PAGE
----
I could ask myself this question a thousand times for the rest of my life, but I will never get an answer. I have to be careful that I don’t dig myself into a depressing hole trying to pinpoint the moment, the instant, the very second that she started down the wrong path. It only serves to distract me from the present. It is another way that addiction, heroin, robs the family. It’s ancillary damage done and it’s a continued symptom of the real problem. Just as JoDee needs to focus on her recovery every single day, making sure to wake up and face the day clean and serene, I need to wake up making the decided choice to concentrate on what I know and feel. Not berating myself for anything I can’t  change. I tell JoDee that things she did in the past, in active addiction or in an attempt to find sobriety, should stay in her past. She is allowed to forgive herself and not dwell on them because they are part of the what was not the what is. When we spend too much time contemplating the mistakes we made we bring them into our future. By remembering them and using them to make better choices we grow and evolve into a better stronger person. If I could only practice what I preach….

Graduation Realizations

Graduation is over. And has been. Thank god. Not that things have quieted down for us, because they haven’t. But that’s life I guess.   I have tried to write this post several times since then. It’s harder to write than one might think, but I think it’s important. So here goes….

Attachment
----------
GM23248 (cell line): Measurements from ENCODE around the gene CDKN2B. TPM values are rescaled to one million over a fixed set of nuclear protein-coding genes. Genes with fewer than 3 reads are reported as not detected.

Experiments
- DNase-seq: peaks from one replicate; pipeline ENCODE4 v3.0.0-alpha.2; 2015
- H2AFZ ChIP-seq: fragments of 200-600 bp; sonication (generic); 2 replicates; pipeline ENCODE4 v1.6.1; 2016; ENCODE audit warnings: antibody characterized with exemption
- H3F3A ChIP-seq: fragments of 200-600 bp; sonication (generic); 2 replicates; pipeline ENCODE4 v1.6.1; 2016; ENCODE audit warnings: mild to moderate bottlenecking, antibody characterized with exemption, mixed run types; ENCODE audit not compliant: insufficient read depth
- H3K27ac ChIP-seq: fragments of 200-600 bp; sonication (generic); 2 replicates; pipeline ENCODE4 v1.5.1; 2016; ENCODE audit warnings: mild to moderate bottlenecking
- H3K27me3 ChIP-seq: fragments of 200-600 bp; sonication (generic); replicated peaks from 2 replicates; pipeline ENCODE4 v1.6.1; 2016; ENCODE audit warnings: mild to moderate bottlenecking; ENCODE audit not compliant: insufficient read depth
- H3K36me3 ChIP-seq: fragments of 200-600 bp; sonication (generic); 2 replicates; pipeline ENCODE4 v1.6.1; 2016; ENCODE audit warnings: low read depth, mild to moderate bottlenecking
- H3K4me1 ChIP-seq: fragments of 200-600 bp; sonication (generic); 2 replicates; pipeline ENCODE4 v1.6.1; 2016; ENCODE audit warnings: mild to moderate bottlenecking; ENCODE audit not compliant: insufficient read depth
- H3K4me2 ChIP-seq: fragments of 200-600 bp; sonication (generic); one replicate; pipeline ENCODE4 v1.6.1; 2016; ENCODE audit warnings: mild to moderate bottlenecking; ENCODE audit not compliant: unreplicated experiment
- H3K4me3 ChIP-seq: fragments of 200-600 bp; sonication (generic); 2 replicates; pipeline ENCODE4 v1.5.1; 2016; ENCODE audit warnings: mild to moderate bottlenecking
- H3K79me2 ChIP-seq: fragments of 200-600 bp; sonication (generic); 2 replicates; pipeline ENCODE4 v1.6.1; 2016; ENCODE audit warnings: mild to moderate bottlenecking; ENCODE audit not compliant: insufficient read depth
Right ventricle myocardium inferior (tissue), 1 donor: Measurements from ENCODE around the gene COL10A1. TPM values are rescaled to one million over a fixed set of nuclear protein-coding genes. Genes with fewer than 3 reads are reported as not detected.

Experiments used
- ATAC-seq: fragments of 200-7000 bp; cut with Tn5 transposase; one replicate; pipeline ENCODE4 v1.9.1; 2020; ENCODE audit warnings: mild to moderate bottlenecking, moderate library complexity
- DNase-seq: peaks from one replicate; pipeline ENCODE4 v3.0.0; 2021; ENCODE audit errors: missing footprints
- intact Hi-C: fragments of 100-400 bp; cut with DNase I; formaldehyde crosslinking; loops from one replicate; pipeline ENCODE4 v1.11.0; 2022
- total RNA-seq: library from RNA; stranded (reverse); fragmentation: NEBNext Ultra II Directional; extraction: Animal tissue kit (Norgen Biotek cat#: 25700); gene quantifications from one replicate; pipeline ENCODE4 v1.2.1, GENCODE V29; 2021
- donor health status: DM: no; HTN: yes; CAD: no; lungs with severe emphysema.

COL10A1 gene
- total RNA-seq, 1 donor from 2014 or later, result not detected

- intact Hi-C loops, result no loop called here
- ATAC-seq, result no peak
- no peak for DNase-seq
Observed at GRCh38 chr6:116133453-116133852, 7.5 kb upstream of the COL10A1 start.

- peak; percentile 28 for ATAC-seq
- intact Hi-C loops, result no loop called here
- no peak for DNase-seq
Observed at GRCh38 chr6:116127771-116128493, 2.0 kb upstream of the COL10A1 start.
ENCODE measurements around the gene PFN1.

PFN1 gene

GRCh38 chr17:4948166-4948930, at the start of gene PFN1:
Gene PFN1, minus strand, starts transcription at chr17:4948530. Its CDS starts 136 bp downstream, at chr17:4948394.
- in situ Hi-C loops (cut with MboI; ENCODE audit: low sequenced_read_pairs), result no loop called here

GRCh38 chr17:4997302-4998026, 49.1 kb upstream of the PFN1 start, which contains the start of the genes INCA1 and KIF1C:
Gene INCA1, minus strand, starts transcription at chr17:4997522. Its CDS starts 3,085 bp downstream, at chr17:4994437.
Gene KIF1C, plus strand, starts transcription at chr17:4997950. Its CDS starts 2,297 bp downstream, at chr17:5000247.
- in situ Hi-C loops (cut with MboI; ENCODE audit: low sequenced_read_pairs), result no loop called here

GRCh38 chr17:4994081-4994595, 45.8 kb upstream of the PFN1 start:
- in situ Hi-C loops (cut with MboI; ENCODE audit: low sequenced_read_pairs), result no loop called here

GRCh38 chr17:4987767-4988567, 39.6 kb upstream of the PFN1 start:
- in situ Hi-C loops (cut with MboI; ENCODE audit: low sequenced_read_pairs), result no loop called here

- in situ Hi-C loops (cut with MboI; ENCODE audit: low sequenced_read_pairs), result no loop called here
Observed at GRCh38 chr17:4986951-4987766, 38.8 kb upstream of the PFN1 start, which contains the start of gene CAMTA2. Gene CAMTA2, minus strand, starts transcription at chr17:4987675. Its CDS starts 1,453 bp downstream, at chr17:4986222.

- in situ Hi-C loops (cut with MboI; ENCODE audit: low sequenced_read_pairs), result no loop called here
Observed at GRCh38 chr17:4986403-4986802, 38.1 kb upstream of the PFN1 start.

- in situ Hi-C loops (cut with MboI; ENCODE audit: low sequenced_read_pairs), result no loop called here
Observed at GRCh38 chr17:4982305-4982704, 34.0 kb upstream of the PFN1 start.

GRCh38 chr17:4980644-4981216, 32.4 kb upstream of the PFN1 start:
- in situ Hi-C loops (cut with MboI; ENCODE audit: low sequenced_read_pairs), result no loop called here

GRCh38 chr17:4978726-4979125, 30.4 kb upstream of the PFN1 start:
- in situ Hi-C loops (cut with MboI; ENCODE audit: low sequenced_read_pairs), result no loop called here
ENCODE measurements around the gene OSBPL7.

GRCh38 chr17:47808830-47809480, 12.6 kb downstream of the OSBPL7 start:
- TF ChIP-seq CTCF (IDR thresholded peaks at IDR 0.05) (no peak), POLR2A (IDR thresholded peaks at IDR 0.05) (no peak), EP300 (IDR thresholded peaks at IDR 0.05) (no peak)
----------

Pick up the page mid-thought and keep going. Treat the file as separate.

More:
The excitement leading up to Jay J’s graduation was an anticipated feeling. I had been there done that with JoDee already, so I knew the flood of emotion as Jay J started the processional. And I knew that I would be crazy busy putting the final touches on the party for after the ceremony. The list of things to do seemed endless, but alas, the day came, he got his diploma (and not a note inside that see you at summer school first sucka, which is always a possibility!) and we partied like rock stars until the wee hours of the morning. Actually, no we didn’t. I was in bed by 10. Dead asleep. But you get the drift. It went fine. Perfectly. No issues. JoDee did not relapse as I had assumed she would, and the day was good. Mostly. There was only one small issue.

As we walked into the football stadium that I had graduated from a mere 21 years before, I was only thinking of getting a good seat so I wasn’t really paying attention to people around me. I was honing in on a golden spot at the top of the bleachers so no one could block my view and so I could lean against the railing without anyone being behind me. As I started the climb up the metallic steps, careful not to fall like an idiot in between the slates, I spotted someone I went to high school with. She greeted me with a warm hello, a quick hug, then with a serious face, dropped her tone asking “How’s JoDee?” I was sort of taken aback for a moment. First of all the hushed tone insinuates that it’s private, whispering so no one hears, hushed so not to let others in on the conversation. But I didn’t pick up on this at first. I was sort of confused, I looked behind me to see if she fell, but she was walking up the steps to catch up to me. I looked at her, confused, and said “fine, why?” Glancing from side to side, she whispered apologetically, “I read your blog.” Oh. That. Hmm. Hadn’t thought of that. I hadn’t really put into perspective what writing my family business on the internet for anyone, anywhere, from sea to shining sea, would mean. It means, I have no secrets and everyone knows our bizniz.